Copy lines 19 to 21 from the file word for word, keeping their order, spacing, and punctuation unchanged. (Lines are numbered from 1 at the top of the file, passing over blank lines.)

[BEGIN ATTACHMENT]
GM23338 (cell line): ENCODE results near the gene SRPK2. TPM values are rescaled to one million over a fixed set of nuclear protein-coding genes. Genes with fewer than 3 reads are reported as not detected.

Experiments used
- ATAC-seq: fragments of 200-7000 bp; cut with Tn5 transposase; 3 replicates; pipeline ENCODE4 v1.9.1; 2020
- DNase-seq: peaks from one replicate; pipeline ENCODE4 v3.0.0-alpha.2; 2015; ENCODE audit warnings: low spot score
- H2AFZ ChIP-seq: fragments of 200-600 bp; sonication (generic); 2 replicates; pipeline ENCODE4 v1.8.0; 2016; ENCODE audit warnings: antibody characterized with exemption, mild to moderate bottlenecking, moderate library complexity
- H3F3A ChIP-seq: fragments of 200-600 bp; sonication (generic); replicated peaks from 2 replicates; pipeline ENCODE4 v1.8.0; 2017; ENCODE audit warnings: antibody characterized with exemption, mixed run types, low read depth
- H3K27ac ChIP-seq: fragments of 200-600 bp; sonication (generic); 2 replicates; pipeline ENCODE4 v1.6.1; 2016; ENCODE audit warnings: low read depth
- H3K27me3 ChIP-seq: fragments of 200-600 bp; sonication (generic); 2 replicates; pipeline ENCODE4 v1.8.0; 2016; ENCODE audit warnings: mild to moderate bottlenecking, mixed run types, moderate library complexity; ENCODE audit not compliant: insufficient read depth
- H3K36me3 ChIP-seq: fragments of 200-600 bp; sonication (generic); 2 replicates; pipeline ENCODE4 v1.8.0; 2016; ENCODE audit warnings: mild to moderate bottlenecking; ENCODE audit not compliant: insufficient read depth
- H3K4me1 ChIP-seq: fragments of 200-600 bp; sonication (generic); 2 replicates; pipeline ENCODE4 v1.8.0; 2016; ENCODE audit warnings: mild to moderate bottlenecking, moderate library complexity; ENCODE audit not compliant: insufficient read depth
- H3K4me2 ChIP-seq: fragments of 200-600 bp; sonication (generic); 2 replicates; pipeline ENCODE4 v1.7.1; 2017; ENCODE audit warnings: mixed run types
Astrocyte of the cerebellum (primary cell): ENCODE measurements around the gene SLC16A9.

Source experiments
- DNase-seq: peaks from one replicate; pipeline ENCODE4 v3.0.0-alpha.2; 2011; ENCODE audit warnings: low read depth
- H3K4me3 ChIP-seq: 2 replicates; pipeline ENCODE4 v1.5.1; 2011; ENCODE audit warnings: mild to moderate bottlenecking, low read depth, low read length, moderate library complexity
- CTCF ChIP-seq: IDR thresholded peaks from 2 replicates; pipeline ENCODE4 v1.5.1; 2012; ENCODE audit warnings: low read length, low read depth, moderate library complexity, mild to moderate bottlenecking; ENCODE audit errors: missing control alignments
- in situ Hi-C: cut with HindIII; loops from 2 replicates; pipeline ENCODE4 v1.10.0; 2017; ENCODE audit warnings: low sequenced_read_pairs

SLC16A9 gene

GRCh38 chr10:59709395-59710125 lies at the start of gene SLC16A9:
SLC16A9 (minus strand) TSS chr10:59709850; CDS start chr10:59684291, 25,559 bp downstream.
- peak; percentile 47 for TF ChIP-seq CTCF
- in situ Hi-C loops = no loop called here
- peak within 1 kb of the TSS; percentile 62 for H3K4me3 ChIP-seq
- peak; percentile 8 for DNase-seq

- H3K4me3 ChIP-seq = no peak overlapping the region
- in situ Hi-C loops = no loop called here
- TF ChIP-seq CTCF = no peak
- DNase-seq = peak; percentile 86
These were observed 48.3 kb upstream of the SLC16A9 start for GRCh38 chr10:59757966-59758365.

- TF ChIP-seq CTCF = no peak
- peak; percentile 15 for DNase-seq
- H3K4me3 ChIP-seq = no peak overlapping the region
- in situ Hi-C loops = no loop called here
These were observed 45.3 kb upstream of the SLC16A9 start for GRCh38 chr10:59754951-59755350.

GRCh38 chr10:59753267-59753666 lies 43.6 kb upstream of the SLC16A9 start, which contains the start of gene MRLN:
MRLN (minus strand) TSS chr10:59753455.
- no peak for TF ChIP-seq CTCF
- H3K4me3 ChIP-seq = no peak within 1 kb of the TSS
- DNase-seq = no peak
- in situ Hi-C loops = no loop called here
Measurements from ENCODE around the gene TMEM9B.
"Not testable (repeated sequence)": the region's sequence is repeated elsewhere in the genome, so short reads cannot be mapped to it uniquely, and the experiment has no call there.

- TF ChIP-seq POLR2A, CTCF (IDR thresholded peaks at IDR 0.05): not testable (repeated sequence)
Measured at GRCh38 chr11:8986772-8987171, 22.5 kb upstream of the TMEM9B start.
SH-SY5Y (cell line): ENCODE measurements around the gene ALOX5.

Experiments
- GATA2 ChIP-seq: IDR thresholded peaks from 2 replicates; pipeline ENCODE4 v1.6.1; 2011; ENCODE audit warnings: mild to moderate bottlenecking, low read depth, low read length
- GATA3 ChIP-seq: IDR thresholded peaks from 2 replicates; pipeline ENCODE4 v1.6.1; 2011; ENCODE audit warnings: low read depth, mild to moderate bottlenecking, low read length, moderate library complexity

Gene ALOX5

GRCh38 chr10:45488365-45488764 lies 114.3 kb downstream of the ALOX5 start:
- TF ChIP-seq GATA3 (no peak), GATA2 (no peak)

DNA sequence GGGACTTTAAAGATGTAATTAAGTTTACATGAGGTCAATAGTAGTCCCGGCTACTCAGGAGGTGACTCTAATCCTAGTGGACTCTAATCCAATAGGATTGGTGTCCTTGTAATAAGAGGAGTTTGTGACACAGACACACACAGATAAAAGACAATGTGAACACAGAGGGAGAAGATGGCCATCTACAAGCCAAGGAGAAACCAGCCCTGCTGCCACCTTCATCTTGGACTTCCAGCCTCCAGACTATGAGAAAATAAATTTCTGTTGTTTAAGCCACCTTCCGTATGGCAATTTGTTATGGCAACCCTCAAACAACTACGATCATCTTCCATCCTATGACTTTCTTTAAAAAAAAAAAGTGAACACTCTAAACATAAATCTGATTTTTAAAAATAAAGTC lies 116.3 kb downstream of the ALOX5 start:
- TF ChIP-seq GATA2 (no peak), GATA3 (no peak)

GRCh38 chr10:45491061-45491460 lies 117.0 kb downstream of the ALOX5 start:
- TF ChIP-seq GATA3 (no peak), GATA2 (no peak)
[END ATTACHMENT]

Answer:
GRCh38 chr10:59709395-59710125 lies at the start of gene SLC16A9:
SLC16A9 (minus strand) TSS chr10:59709850; CDS start chr10:59684291, 25,559 bp downstream.
- peak; percentile 47 for TF ChIP-seq CTCF